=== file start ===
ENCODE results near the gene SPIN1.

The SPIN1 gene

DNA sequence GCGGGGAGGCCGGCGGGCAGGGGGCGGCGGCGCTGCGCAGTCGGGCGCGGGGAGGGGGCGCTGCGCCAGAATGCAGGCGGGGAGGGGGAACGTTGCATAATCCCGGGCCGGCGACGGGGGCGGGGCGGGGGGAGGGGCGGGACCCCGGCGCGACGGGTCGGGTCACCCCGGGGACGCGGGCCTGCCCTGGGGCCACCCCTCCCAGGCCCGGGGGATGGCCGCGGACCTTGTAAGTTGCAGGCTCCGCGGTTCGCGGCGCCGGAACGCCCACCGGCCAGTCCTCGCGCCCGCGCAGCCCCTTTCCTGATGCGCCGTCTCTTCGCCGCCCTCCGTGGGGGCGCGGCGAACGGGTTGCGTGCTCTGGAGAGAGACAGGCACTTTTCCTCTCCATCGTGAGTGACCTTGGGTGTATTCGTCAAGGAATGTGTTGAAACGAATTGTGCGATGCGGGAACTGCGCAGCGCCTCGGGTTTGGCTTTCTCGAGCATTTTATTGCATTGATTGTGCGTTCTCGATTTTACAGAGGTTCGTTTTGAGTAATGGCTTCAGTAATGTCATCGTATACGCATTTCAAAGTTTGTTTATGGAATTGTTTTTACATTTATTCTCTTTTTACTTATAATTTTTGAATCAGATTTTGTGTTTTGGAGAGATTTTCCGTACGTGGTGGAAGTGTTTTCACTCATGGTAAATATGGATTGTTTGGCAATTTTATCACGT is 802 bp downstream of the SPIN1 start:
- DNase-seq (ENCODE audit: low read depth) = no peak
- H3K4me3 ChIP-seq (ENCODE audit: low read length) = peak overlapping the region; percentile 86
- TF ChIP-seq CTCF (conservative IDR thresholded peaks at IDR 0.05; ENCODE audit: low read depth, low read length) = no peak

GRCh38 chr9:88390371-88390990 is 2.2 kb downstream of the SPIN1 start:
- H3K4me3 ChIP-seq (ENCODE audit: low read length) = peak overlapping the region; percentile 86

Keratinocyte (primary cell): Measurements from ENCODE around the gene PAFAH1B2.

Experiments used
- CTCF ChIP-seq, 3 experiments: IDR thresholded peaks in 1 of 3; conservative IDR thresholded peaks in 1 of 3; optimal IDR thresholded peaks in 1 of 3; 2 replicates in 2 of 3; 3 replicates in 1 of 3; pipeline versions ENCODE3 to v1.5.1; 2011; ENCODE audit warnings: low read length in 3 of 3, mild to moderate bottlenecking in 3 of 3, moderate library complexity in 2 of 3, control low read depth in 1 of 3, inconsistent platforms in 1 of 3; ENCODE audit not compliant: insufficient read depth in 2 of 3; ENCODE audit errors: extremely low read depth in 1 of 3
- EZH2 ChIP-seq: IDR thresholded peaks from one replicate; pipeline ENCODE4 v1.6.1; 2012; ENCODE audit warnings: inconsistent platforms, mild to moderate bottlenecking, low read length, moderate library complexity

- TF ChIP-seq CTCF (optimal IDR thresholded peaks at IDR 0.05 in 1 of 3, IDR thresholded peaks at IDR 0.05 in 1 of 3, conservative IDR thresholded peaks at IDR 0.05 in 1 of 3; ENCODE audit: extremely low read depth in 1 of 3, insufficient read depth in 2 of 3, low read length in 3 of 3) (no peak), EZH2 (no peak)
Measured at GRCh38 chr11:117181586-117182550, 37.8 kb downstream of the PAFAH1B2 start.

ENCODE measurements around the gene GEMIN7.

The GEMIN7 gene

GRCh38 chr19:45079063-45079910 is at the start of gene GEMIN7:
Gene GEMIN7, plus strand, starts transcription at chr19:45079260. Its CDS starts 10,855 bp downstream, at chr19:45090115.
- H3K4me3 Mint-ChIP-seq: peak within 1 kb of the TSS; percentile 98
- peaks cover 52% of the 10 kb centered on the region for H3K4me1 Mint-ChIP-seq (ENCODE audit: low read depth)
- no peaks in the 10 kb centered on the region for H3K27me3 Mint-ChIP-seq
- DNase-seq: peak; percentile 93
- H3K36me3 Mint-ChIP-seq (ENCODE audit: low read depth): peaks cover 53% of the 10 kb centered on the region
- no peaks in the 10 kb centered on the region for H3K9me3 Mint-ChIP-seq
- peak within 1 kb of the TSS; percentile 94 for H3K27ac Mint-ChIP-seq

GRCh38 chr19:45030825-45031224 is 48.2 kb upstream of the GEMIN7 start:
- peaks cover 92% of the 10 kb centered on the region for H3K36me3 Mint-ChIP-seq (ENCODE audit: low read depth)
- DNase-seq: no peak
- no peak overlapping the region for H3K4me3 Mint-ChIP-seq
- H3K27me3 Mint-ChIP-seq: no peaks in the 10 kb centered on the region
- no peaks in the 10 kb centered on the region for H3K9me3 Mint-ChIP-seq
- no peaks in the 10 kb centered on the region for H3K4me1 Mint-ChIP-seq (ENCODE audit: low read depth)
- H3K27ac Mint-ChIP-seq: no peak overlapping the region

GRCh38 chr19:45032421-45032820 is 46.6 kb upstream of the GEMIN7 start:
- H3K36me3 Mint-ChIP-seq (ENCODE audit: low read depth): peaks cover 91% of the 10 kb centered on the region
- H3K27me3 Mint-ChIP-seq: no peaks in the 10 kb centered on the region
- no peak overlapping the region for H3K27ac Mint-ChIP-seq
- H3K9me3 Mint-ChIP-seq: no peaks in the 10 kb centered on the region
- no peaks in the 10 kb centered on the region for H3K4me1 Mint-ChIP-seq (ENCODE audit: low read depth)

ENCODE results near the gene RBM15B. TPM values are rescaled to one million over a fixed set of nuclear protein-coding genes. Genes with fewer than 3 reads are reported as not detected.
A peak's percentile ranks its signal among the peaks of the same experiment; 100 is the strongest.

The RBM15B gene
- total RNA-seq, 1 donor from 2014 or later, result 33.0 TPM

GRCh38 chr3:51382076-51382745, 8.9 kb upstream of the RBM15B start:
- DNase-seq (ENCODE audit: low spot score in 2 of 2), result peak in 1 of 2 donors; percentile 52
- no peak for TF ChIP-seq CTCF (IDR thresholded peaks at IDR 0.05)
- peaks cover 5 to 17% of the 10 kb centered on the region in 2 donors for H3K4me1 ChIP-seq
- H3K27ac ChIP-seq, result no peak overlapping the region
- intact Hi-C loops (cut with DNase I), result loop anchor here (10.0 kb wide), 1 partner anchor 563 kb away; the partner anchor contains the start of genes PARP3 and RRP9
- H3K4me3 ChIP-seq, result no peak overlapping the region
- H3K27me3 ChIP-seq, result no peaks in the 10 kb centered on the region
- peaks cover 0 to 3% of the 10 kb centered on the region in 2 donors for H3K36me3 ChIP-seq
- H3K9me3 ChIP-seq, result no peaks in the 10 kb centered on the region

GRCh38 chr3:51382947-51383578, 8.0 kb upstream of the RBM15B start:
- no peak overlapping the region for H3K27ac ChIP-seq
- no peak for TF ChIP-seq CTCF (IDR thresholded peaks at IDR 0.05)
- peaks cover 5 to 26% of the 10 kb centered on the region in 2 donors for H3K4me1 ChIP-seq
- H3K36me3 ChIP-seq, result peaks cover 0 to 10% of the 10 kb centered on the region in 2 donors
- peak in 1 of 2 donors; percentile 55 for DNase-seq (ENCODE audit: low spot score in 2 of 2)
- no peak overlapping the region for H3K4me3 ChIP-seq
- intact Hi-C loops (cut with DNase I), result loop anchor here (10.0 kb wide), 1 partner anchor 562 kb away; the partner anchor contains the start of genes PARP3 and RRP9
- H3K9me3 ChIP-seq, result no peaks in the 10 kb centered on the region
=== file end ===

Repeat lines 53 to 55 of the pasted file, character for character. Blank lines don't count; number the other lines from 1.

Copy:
- H3K9me3 ChIP-seq, result no peaks in the 10 kb centered on the region

GRCh38 chr3:51382947-51383578, 8.0 kb upstream of the RBM15B start:
- no peak overlapping the region for H3K27ac ChIP-seq